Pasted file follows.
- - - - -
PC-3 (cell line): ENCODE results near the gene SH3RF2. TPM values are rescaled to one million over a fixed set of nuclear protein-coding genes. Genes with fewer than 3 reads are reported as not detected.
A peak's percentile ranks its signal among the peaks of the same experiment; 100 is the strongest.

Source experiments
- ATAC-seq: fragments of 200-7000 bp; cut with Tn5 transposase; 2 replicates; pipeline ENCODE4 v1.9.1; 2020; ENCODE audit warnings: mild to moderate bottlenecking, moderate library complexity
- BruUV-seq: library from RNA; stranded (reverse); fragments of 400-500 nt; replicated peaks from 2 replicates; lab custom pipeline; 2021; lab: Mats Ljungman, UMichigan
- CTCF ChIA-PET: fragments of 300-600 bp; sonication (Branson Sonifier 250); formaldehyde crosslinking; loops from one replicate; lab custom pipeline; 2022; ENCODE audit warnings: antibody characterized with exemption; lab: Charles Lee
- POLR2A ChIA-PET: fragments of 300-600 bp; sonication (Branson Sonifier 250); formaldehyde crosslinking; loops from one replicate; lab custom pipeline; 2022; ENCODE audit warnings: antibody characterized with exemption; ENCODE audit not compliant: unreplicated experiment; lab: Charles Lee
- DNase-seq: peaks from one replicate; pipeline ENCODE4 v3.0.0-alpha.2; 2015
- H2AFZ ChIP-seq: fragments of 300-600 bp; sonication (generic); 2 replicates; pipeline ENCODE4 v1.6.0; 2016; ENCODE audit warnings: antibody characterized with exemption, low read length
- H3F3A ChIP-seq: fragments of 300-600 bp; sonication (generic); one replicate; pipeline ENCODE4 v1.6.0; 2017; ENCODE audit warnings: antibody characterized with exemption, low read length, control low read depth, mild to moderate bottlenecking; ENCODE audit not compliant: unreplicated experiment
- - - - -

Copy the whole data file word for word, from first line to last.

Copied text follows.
PC-3 (cell line): ENCODE results near the gene SH3RF2. TPM values are rescaled to one million over a fixed set of nuclear protein-coding genes. Genes with fewer than 3 reads are reported as not detected.
A peak's percentile ranks its signal among the peaks of the same experiment; 100 is the strongest.

Source experiments
- ATAC-seq: fragments of 200-7000 bp; cut with Tn5 transposase; 2 replicates; pipeline ENCODE4 v1.9.1; 2020; ENCODE audit warnings: mild to moderate bottlenecking, moderate library complexity
- BruUV-seq: library from RNA; stranded (reverse); fragments of 400-500 nt; replicated peaks from 2 replicates; lab custom pipeline; 2021; lab: Mats Ljungman, UMichigan
- CTCF ChIA-PET: fragments of 300-600 bp; sonication (Branson Sonifier 250); formaldehyde crosslinking; loops from one replicate; lab custom pipeline; 2022; ENCODE audit warnings: antibody characterized with exemption; lab: Charles Lee
- POLR2A ChIA-PET: fragments of 300-600 bp; sonication (Branson Sonifier 250); formaldehyde crosslinking; loops from one replicate; lab custom pipeline; 2022; ENCODE audit warnings: antibody characterized with exemption; ENCODE audit not compliant: unreplicated experiment; lab: Charles Lee
- DNase-seq: peaks from one replicate; pipeline ENCODE4 v3.0.0-alpha.2; 2015
- H2AFZ ChIP-seq: fragments of 300-600 bp; sonication (generic); 2 replicates; pipeline ENCODE4 v1.6.0; 2016; ENCODE audit warnings: antibody characterized with exemption, low read length
- H3F3A ChIP-seq: fragments of 300-600 bp; sonication (generic); one replicate; pipeline ENCODE4 v1.6.0; 2017; ENCODE audit warnings: antibody characterized with exemption, low read length, control low read depth, mild to moderate bottlenecking; ENCODE audit not compliant: unreplicated experiment